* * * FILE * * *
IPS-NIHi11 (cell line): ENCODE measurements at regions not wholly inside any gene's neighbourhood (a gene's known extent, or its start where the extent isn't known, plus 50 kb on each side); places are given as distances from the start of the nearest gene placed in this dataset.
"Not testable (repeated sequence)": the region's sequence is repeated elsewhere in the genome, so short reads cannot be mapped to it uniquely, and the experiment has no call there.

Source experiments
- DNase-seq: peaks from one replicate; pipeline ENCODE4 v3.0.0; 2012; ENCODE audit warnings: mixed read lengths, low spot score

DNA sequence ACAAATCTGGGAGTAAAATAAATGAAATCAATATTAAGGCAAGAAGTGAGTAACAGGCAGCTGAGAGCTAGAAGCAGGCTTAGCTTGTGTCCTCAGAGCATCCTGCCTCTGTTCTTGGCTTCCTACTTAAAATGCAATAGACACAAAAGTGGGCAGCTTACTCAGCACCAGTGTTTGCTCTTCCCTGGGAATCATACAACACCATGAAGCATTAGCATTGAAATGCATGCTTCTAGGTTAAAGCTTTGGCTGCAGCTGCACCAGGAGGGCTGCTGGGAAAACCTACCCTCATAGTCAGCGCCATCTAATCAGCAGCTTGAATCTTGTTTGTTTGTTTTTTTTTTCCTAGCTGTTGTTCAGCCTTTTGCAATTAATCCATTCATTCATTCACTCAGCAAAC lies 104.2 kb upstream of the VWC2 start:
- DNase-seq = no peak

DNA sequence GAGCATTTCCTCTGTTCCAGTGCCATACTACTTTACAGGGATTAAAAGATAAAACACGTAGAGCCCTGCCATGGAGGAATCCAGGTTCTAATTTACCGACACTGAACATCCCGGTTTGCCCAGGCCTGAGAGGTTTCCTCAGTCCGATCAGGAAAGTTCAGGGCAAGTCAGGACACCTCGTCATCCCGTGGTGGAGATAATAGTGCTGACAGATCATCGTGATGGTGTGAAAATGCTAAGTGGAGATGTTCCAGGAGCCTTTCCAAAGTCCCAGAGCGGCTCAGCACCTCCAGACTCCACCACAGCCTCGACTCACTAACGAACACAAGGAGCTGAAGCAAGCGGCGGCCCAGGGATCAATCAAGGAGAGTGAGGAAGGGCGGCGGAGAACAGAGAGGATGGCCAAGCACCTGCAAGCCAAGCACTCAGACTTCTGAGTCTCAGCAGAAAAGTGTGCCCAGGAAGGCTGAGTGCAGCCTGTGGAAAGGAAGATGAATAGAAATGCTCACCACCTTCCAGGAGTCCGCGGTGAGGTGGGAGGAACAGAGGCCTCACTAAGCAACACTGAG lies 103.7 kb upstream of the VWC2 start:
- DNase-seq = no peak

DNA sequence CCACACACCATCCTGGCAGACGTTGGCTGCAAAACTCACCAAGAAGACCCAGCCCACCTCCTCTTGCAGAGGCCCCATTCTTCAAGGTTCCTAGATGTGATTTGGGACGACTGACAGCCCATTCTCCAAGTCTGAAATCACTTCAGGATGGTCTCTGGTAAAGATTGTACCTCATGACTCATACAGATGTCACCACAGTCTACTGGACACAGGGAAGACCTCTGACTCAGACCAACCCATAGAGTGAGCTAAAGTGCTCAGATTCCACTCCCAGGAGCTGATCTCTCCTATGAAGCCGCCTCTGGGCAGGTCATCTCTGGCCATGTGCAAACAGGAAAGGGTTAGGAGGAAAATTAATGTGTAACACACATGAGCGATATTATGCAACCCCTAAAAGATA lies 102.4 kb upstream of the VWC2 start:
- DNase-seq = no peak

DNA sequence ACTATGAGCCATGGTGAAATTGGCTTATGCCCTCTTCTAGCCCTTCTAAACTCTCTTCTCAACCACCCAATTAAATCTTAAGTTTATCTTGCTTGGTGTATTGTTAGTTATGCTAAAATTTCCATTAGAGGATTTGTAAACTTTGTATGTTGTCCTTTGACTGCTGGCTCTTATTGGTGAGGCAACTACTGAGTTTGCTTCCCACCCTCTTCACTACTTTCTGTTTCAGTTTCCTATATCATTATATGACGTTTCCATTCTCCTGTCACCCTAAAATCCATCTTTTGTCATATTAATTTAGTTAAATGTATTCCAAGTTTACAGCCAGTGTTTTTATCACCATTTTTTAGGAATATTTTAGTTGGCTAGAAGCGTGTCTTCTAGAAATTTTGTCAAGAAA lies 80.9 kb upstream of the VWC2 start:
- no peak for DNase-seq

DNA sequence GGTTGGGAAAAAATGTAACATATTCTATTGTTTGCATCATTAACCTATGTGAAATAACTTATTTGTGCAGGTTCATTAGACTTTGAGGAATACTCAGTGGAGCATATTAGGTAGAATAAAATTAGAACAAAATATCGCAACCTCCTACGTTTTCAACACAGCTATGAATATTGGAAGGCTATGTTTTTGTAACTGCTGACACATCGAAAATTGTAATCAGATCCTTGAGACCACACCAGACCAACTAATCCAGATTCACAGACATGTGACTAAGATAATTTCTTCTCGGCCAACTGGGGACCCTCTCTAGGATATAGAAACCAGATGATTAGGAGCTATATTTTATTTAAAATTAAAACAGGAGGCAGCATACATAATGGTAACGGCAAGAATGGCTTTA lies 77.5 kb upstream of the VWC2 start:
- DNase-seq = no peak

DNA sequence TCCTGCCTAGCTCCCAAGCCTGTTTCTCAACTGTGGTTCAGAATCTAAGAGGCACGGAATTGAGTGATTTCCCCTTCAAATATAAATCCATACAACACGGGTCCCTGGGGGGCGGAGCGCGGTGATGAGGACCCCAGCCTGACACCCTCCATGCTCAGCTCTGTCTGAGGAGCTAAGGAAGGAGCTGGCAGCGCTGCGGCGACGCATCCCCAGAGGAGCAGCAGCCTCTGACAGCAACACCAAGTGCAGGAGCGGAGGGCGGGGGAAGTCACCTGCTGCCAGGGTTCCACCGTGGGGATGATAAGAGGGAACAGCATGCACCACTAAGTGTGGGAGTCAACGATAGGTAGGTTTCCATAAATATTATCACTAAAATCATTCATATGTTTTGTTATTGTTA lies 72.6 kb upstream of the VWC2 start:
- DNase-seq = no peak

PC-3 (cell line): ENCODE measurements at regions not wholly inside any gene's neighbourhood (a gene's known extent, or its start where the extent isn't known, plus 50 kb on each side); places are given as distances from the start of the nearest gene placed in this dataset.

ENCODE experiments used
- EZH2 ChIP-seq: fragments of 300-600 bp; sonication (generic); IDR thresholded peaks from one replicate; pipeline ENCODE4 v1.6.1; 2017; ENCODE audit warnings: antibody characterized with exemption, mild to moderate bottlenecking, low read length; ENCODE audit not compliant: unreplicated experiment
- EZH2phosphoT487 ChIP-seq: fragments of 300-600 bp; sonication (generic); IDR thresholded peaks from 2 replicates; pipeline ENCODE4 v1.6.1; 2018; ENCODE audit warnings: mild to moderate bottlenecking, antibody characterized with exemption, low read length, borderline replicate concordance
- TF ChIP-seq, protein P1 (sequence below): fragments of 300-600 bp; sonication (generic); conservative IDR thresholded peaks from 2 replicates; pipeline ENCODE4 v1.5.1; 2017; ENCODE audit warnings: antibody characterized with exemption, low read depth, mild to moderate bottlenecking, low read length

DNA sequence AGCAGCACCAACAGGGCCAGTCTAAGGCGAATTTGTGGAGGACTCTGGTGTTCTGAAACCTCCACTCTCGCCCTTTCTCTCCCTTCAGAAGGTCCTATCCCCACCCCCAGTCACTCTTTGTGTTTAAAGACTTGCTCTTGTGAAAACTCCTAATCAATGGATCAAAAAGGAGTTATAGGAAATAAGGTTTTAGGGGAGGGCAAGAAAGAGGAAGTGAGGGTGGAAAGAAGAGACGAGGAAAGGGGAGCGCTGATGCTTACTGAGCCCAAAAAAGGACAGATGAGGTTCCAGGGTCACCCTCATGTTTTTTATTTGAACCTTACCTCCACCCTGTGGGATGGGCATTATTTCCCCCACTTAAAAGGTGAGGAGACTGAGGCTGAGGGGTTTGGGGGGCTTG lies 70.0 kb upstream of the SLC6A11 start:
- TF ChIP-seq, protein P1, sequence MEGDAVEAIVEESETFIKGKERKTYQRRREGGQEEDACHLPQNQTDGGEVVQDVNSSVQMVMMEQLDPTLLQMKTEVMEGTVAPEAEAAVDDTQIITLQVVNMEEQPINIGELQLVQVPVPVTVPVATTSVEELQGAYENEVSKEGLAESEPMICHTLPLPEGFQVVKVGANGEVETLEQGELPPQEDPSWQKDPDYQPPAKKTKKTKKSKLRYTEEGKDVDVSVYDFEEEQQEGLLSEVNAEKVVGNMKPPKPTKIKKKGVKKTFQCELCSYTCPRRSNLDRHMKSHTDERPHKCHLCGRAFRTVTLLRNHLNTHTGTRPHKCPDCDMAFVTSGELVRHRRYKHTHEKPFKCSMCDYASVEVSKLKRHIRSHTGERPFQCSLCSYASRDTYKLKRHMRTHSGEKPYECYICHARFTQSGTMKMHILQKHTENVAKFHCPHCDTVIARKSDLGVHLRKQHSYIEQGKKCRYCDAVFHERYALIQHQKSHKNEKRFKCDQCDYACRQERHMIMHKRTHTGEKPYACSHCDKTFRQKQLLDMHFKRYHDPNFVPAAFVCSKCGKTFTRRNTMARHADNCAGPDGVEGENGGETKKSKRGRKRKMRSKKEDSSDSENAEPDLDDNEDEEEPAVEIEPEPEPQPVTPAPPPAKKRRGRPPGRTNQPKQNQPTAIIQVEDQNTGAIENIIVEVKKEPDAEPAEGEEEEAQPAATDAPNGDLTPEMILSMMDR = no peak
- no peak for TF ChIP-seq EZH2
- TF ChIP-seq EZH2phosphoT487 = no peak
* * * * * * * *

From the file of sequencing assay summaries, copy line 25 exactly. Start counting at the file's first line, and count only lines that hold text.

- TF ChIP-seq EZH2phosphoT487 = no peak